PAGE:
A brief potted history of the band.  Five guys from Boston made some classic rock music in the 70s including songs such as Sweet Emotion, Walk This Way, Mama Kin, Dream On and released timeless albums such as Toys In The Attic and Rocks.  The 70s Aerosmith crashed and burned in an acrimonious drug fuelled fireball and it looked like they were another band who had succumbed to the temptation of rock n roll excess and had just burned out when they were one of the biggest bands in the world.

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All through the 70s the line up remained remarkably stable with singer Steve Tyler, guitarists, Joe Perry and Brad Whitford, Bassist Tom Hamilton and drummer Joey Kramer.  Tyler and Perry were commonly referred to as the Toxic Twins and did their best to live the rock n roll lifestyle but it was the drug addiction and internal conflict that saw both Perry and Whitford leave the band at the height of its powers in the late 70s and early 80s.  They attempted to carry on without them and released one album before Perry and Whitford returned in 84.  It wasn’t the big success they hoped for and drug issues continued to plague the band particularly Tyler who had a few shows where he was so out of it he fell over on stage and just couldn’t get up.  They released an album called Done With Mirrors which failed to cause much of a stir and it looked like the band was done as a big league player.  Eventually Tyler entered drug rehab in 86 after an ‘intervention’ from band members and family, it was also the year that Aerosmith appeared on Run DMC’s cover of Walk This Way and Aerosmith were suddenly introduced to a whole new audience.  It was also the time of MTV dominating the music scene.  Other members of the band also cleaned their act up and got together to record Permanent Vacation in 87 which really was a make or break album for them.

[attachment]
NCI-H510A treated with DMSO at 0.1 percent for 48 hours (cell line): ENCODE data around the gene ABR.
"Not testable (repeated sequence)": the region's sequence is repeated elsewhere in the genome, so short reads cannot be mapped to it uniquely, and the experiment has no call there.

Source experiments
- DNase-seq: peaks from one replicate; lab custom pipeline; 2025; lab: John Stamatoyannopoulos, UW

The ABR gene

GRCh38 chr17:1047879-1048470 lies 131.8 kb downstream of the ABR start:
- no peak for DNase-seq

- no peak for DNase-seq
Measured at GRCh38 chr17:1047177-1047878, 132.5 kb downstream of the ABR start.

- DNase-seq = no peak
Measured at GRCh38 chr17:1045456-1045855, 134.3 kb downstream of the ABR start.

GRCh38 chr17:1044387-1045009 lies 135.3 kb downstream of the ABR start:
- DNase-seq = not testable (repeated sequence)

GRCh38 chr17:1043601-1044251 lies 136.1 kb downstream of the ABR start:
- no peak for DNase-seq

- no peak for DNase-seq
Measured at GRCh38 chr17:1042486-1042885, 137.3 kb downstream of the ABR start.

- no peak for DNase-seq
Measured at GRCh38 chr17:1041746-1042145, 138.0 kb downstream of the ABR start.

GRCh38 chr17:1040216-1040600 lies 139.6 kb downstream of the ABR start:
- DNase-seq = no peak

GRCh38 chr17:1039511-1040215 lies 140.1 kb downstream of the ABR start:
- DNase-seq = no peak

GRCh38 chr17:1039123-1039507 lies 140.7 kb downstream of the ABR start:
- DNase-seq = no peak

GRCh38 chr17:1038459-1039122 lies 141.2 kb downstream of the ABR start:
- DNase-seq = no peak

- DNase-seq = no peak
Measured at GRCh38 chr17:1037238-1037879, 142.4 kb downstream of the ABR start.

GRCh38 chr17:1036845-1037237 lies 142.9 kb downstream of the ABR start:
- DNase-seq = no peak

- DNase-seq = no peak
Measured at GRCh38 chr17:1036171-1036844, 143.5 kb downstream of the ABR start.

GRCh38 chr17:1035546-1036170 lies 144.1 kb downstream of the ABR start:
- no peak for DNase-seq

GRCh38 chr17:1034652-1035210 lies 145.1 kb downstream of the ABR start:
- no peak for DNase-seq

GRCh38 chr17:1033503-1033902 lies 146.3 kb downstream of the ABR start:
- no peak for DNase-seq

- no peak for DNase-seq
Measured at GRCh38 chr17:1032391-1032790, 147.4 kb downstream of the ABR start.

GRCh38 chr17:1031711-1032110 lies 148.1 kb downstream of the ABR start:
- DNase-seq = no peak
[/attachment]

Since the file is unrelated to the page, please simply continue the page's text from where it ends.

I should slightly digress here and tell you where I came into the Aerosmith story.  In 1980 record company CBS had an extraordinary amount of rock acts on their roster and they released what amounted to a sampler double album called Killer Watts with a really dodgy cover of a pylon and some speaker stacks.  Amongst the acts on the album were Ted Nugent, Judas Priest, Blue Oyster Cult, Journey and Molly Hatchet.  Aerosmith were also represented twice, with the band having No Surprize from their Night In The Ruts album and the brilliant Let The Music Do The Talking from the Joe Perry Project the band the guitarist formed after leaving Aerosmith. He wasn’t on the Night In the Ruts album.  Of the two the Joe Perry Project was the outstanding track and was the reason I started to check out Aerosmith’s back catalogue.  Helpfully CBS released a Greatest Hits album that year which kind of sealed the deal.  Who couldn’t fail to fall in love with the bass intro to Sweet Emotion and Tyler’s vocal brilliance in Dream On.